Even with an industry-leading compressed air system, you may face a few hiccups along the way. Lucky for you, we’ve got your back.

shutterstock_667759822Rotary vane compressors, while consistently more efficient, durable, and cost-effective than rotary screw models, may rarely exhibit unexpected behavior or mechanical issues.

Keep in mind that isolating the cause of a complex system failure may require thorough professional assessment. However, a few common operational problems are seen across the board in rotary vane models. With the help of this guide, basic troubleshooting will be a breeze.

Problem: Your compressor won’t start.

Solution: First, check the power supply to be sure it is on and, the compressor display to see if there is an error code. Make sure the emergency stop function is not activated. Check to see if the system pressure is above the cut-in point on the pressure switch. Ensure both oil volume and temperature are at appropriate levels by checking safety switches and oil level.

If working with an industrial air compressor, check your thermal overload relay device. Additionally, if your compressor won’t start, but seems as if it’s trying to do so, take a look at your compressor unloader valve to ensure it is operating accordingly.

Problem: Your compressor shuts down unexpectedly.

Solution: Most often, unexpected shutdowns are due to overheating. First, assess your temperature sensors, as levels may be above normal. Temperature sensors or switches monitor coolants, air and oil inlet heat, as well as discharge air temperature levels, so they can affect a number of heat-related problems. Check your thermostatic valve for issues and evaluate your compressor cooler device for functionality problems or excess dust and dirt.

Another cause of the problem could be oil-related. Check to affirm that you are using the right type of oil, that oil levels are sufficiently high, and that your oil lines are not impeded by dirt or other blockages.

Problem: Your compressor is producing unusual noises.

Solution: First, look for loose bolts, belts, pulleys or damaged flexible coupling element. If the sound is emanating from the machine itself, assess oil level and the condition of the oil, and if the sound is changed in response to changing oil levels, confirm that inlet and outlet valves are working properly.

Problem: There’s oil in your compressed air.

Solution: There may be a number of causes for oil remaining in your final product, even with proper filtration systems in place. Check to ensure that the oil return/scavenger lines are functioning.  The most probable cause is oil-related, so make sure to always monitor oil levels. If your oil level is too high, residual particles will remain in the air. You may also be using the wrong kind of oil or oil whose viscosity is too low, and if your oil is of relatively low viscosity, high heat levels can exacerbate the problem.

Problem: Your compressor’s temperature is higher than manufacturer recommendations.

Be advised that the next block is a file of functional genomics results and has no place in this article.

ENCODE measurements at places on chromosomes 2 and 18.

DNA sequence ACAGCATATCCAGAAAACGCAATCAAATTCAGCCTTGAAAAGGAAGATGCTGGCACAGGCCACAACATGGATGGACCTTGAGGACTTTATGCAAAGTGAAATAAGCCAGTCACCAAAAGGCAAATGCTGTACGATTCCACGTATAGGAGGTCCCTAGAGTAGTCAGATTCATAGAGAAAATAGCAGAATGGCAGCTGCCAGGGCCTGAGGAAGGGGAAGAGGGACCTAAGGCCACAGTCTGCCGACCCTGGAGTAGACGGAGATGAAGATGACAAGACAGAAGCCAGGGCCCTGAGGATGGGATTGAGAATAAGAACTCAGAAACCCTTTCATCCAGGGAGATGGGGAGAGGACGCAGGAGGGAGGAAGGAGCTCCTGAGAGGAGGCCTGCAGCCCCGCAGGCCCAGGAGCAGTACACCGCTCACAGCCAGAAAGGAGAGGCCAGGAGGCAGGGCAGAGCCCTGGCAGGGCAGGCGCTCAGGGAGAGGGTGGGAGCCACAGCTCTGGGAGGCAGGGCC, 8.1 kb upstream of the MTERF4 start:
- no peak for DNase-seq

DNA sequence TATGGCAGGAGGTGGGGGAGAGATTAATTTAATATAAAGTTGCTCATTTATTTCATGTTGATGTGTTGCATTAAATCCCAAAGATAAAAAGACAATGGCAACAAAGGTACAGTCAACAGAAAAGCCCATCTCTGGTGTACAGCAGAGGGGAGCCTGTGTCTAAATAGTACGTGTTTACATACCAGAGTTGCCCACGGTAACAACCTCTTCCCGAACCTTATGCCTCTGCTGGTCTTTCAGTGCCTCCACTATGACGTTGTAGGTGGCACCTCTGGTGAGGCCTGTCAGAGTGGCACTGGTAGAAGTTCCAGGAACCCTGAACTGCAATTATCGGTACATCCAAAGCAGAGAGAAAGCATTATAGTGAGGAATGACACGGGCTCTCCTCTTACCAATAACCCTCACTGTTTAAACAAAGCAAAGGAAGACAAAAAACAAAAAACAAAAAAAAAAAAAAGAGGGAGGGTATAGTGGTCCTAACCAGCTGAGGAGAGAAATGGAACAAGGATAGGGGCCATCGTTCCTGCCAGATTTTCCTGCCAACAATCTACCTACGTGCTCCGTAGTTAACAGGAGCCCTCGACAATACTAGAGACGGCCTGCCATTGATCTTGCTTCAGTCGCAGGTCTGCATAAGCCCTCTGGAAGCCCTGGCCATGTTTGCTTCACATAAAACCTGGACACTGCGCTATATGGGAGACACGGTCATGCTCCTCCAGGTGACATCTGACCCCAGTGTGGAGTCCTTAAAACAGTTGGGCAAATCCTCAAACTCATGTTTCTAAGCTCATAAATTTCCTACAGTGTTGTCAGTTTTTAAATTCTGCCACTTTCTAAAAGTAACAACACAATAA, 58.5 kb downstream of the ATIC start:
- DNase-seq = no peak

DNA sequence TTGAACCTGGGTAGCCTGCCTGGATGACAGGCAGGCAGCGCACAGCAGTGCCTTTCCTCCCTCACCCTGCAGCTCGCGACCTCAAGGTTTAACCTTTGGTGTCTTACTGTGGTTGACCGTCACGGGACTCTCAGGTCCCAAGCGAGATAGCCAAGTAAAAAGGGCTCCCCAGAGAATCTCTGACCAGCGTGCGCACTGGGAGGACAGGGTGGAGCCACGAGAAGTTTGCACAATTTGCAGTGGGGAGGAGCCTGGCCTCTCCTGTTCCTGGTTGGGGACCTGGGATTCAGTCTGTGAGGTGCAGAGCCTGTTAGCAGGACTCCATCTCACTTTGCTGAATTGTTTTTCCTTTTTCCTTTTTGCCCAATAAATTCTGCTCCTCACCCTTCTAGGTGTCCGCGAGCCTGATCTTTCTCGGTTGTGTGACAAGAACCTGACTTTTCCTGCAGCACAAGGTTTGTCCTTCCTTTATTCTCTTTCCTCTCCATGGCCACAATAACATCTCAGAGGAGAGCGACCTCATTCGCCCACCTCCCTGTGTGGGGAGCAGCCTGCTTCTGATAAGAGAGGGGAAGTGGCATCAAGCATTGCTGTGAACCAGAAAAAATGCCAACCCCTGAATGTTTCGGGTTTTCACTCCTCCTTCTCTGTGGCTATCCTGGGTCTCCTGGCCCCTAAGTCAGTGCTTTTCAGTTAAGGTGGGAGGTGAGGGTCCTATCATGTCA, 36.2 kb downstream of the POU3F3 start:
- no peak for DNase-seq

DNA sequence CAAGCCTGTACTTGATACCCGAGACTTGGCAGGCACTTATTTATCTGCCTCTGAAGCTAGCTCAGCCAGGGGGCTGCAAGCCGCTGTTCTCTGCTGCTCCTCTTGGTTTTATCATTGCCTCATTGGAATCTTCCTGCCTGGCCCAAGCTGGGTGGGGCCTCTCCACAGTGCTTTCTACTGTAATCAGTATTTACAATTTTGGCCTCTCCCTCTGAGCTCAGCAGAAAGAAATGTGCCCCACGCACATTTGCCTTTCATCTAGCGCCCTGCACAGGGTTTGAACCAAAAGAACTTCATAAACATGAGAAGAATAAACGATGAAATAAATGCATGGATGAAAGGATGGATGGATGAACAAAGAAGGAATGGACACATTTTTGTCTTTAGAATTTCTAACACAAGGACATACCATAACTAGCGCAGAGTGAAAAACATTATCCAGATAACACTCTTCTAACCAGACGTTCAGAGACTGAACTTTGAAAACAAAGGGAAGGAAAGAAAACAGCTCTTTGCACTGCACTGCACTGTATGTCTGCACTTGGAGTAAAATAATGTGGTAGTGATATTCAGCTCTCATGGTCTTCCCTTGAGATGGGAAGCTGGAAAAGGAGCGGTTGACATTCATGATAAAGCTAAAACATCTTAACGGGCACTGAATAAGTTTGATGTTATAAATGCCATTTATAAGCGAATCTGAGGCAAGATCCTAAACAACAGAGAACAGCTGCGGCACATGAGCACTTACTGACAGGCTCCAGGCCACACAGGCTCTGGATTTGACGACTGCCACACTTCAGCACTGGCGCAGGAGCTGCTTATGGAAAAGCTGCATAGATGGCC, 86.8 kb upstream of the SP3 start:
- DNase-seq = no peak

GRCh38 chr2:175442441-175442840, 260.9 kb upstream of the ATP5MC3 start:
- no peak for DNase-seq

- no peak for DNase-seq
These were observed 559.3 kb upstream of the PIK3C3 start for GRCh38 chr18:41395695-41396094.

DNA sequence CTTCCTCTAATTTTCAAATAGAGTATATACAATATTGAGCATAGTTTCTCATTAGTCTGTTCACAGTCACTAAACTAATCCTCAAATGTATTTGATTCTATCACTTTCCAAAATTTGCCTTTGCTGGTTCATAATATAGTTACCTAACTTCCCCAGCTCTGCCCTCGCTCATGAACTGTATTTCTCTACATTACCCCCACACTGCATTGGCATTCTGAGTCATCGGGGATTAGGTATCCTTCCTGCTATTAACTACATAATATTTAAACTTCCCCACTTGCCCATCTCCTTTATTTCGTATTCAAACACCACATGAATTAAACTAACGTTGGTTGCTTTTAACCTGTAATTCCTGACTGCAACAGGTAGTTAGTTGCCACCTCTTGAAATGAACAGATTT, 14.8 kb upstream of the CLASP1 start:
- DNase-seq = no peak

Solution: Usually, this is a result of low oil levels, so begin by checking oil level and refilling with OEM oil. If this does not solve the problem, check the system’s air and water flow for potential restrictions. If the machine is air cooled check that the ambient temperature is within recommended range and that there is proper ventilation if the machine is located in an equipment room.

Problem: Even with an air dryer attached to your system, you see excessive amounts of water in your compressed air line.

Solution: Evaluate your automatic drain trap mechanisms for any blockages. Then, drain your air receiver by hand. If draining does not fix the problem, have your air dryer professionally serviced, or replace it if necessary. Further, you can install a moisture separator in your air line to reduce potential issues moving forward. Finally, consider using Mattei Automatic Tank Drain to aid in water drainage.

Problem: Your air pressure drops when using pneumatic tools.

Solution: Pressure fluctuations may be the result of a number of issues. First, survey filter elements for damage or clogging. Examine piping, valves, and lines for potential leaks. Finally, ensure the diameters of your hose and the quick-disconnect bore are suitable for your air flow needs, as either may cause pressure troubles if they are too small.

The most prudent measure you can take to guarantee that your compressor remains low-maintenance and reliable for the long term is to invest in an industry-leading Mattei rotary vane compressor. Designed with high-performance output and durability top-of-mind, with a Mattei model, you’ll spend less time troubleshooting and more time achieving your goals and optimizing productivity.

Our compressors outperform and outlast screw models because there is virtually no corrosion to rotor vanes. Since Mattei compressors use bushings instead of bearings, parts are self-lubricated, reducing overall wear on your machine and contributing to a longer life. Invest in a Mattei air compressor today to boost your ROI and get the most out of your system.

Topics: Air Compressor, Rotary Vane Compressor, Compressor 101


Additional Resources

Rotary Vane vs. Rotary Screw Compressors Download Infographic
Benefits of Rotary Vane Air Compressors Download eBook
Fact Vs. Fiction Guide Download Guide